3) “Bones”

The flipped side of the Bends coin is the loud guitar rock that was greatly improved upon since Pablo Honey. The album is full of great guitar moments (“The Bends”, “Just”, “My Iron Lung”), but I put “Bones” on the list because it shows how Radiohead can turn the guitars all the way up without sounding overbearing.


4) “Paranoid Android”

We each have our different picks for favorite Radiohead songs, but it’s hard to find a better Radiohead song than “Paranoid Android”. A three-song-in-one approach was taken from the White Album-era Beatles, and the end result is an incredible example of a piece of art that was hugely ambitious yet strangely accessible.


5) “Everything In Its Right Place”

One of the most infamous album openers of all time. When Kid A came out in 2000 it sounded like nothing else being made in popular music, and “Everything In Its Right Place” literally sounded like it came from outer space. Thirteen years later, Kid A still sounds exciting, but if it sounds somewhat conventional to you, then that’s a testament to how important Kid A was for music in the early new millennia.


6) “Idioteque”

Ask me to play you one song that’ll make you “get” Kid A and I’ll probably play you “Idioteque”. I believe this song, more than any song off Kid A, helped usher in a new era of popular music that allowed more digital sampling. Too bad I’ve yet to hear anything that is as catchy as this song.


7) “I Might Be Wrong”

It’s pretty common to title Amnesiac as The Godfather Part II to Kid A‘s The Godfather. Both albums came out of the same studio sessions and both albums focused less on guitars and more on electronics and experimentation, but there is still a clear distinction between the two albums (to me Kid A sounds more like the rejection of isolation while Amnesiac sounds like the embracement of it).

“I Might Be Wrong” is on this list because it restates the fact that, no matter how experimental Radiohead will get, they will always be rooted in guitar music. Plus, it’s a killer song.


8) “2+2=5”

I have mixed feelings for Hail To The Thief. I initially dismissed it as an album with no direction and as the first bland Radiohead album. But over time I’ve grown attached to Radiohead’s weirder side (I hated Kid A when I first heard it, but now I love it), and now Hail To The Thief sounds like a great fusion of experimentation and grounded guitar songwriting.

But all feelings aside, “2+2=5” has been and always will be my favorite Radiohead album opener, which is a high honor considering that literally every single Radiohead opener is great. The song matches the paranoia that is hinted in the Orwellian title by the nervous guitar picking and Thom Yorke’s singing that transitions into a glorious freakout midway through.


9) “Reckoner”

It was this or “House of Cards”. Or “15 Steps”. Or anything else off In Rainbows.

In Rainbows is my favorite Radiohead album because it introduced me to Radiohead, and “Reckoner” stood out to me immediately because of how the song matures so much in so little time. Do yourself a favor and listen to all of In Rainbows.


10) “Lotus Flower”

The King Of Limbs is the most recent Radiohead album and, like Hail To The Thief, I initially had mixed opinions. We’ll see over time if this album grows on me, but I included “Lotus Flower” on this list because A) it’s a pretty good song and B) the music video.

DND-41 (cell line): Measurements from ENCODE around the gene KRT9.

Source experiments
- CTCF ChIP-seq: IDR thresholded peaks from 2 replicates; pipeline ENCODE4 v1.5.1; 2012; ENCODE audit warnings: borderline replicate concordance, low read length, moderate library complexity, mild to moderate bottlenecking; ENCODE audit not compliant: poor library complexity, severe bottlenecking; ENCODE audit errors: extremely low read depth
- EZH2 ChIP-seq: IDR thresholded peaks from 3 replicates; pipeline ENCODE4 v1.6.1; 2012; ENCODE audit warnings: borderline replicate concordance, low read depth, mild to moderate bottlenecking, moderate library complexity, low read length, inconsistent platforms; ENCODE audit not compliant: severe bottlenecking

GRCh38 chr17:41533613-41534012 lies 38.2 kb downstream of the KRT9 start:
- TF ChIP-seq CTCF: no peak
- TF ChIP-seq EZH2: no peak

Playlist: 20 Songs For June 2013 (Via Spotify)


With the exception of Yeezus, most of my June was spent going through bits of past ambient pop that I’ve grown to appreciate. Whether it’s IDM from the 90s (Aphex Twin), early 2000s indie-rock (Broken Social Scene), or the very recent dance pop from overseas (Disclosure), I was so into this music that I was almost tempted to go out and buy a mini controller. Almost. But of course there was plenty of other great non-electronic music to be heard this past month.

Here are my 20 songs for June 2013.

Music History 101: Radiohead’s Awkward MTV Gig


Today’s lesson: Radiohead’s awkward performance of “Creep” on MTV’s Beach House.

In 1993 Radiohead was a struggling young band trying to catch a break. Their first single (and still probably their most famous song) “Creep” was slowly climbing up the charts, and it wasn’t long before MTV wanted to cash in on this new and upcoming band.

Below is the infamous MTV Beach House performance, where a young Radiohead plays an awkward show for a young crowd that thinks they like Radiohead but they’re not sure.

Its beauty lies in its awkwardness. Enjoy.

Music Journal: What I’ll Remember The Most About Music In 2011

2011 was a good year for music.  It got weird at times (LuLu anyone?), and sometimes things were just plain bad (LuLu anyone?), but in 2011 there was always something to talk about in the world of music…like Lulu.  There are a few among many moments that I’ll remember the most – the first time I saw the music video for “Yonkers”, the death of Amy Winehouse, the new Radiohead album suddenly being released and then all the extra drama over its quality, and many more.

Here’s what I’ll remember the most about music in 2o11.

2011: The Year of Adele

No one had a bigger year than Adele in 2011.  She was inescapable, and her mega hits “Rolling In The Deep” and “Someone Like You” played everywhere and at all times.  Her second album 21 is America’s best-selling album since Usher’s Confessions back from 2004, with 5.28 million copies sold and counting.  Many, including myself, got cynical about this Brit sensation and how big she got, but nobody can deny her talent.  Just listen below to her cover Bob Dylan, and realize the power that is Adele.


The “Yonkers” music video, and the arrival of Tyler The Creator and Odd Future.

The first time I saw this music video I didn’t know what to think, but I knew it would get big soon.  Sure enough, Tyler the Creator and the rest of his rap group Odd Future became famous, or infamous depending on the person.  If you’ve never seen this video then you’re in for a treat.